- The Washington Times - Wednesday, April 3, 2002


Brenda Oldfield was named women's basketball coach at Maryland yesterday, after turning around the program at Minnesota in her first year as coach.

Oldfield, who led the Golden Gophers to their first winning record since 1993-94, agreed to a six-year contract, said Maryland athletics director Deborah Yow. She is guaranteed $275,000 a year.

Yow said Oldfield, 31, has a "superb record of achievement."

Oldfield was selected as the Associated Press and Big Ten coach of the year for leading Minnesota to a 22-8 record and a first-round win in the NCAA tournament.

In three seasons as a Division I coach, including two at Ball State, Oldfield compiled a 57-30 record.

"She is an overachiever … a dynamic and determined leader as a coach," Yow said. "Over time, she will put our program in a position to compete for the national championship as one of the elite women's basketball programs in the country."

Minnesota had offered Oldfield a "very competitive" package to stay put, women's athletics director Chris Voelz said, but that apparently was not enough. Oldfield's $130,000 annual base salary was less than half that of many coaches at comparable programs.

"I am honored to be recognized as the next coach to help lead Maryland women's basketball to be a national level contender," Oldfield said. "This is a dream and a chance of a lifetime, and I knew it was a special fit."

Maryland plans to introduce Oldfield at a news conference today. Voelz said Oldfield wants to take her coaching staff with her.

At a news conference yesterday afternoon, Voelz said Oldfield told her she felt she couldn't win a national championship at Minnesota.

Oldfield believed, according to Voelz, that her title hopes at Maryland would be enhanced because of better weather, better facilities and a better talent base.

"Those three things she said were out of her control," Voelz said. "She said we had done everything we could to keep her."

The Maryland position opened up when Chris Weller retired in March after 27 years as coach. Weller was 499-286, with eight ACC titles and three trips to the Final Four.

This season, Maryland began the season ranked in the Top 25 but finished 13-17.

The prospect of NCAA sanctions for rule violations by Oldfield's predecessor, Cheryl Littlejohn, may have played a role in Oldfield's decision to leave.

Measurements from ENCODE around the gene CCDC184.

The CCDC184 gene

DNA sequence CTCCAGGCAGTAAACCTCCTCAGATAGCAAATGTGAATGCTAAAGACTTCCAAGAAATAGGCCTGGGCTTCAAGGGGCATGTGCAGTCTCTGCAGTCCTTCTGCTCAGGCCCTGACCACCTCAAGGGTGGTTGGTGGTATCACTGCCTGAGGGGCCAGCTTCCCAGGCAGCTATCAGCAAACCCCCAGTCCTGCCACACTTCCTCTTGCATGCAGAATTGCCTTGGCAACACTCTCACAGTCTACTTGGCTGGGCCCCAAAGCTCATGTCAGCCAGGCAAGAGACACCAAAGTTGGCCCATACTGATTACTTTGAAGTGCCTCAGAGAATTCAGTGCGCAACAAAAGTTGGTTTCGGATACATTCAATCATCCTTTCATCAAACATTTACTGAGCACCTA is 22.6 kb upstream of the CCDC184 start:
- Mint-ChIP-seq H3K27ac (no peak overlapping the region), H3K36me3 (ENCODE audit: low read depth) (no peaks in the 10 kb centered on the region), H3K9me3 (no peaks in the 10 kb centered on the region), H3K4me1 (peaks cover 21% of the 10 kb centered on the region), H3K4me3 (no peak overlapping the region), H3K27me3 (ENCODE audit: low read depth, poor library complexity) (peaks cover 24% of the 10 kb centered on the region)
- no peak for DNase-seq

A university investigation found Littlejohn paid a former player between $200 and $300, made players practice outside of NCAA-approved times and interfered with the investigation.

The NCAA infractions committee is scheduled to consider the case April 13. Potential penalties range from cutting scholarships and recruiting activities to a two-year shutdown of the program. Minnesota's attorney has argued that the Littlejohn violations shouldn't fall under repeat offender rules because they occurred before the school was put on probation for academic cheating in the men's program.

Voelz said she didn't think candidates for Oldfield's replacement should be deterred by the pending sanctions the NCAA's decision should come five or six weeks after the hearing. University attorneys have told Voelz there's a "remote" chance any of the penalties will be serious.

Voelz said she has no timeline for naming a successor but believes the search will be done before the NCAA releases its decision.

The relationship between Oldfield and Voelz was reportedly strained, but Voelz insisted that wasn't the case and wished Oldfield the best.

"Time will tell whether her analysis was better than our analysis," Voelz said.

Sign up for Daily Newsletters

Copyright © 2019 The Washington Times, LLC. Click here for reprint permission.

The Washington Times Comment Policy

The Washington Times welcomes your comments on Spot.im, our third-party provider. Please read our Comment Policy before commenting.


Click to Read More and View Comments

Click to Hide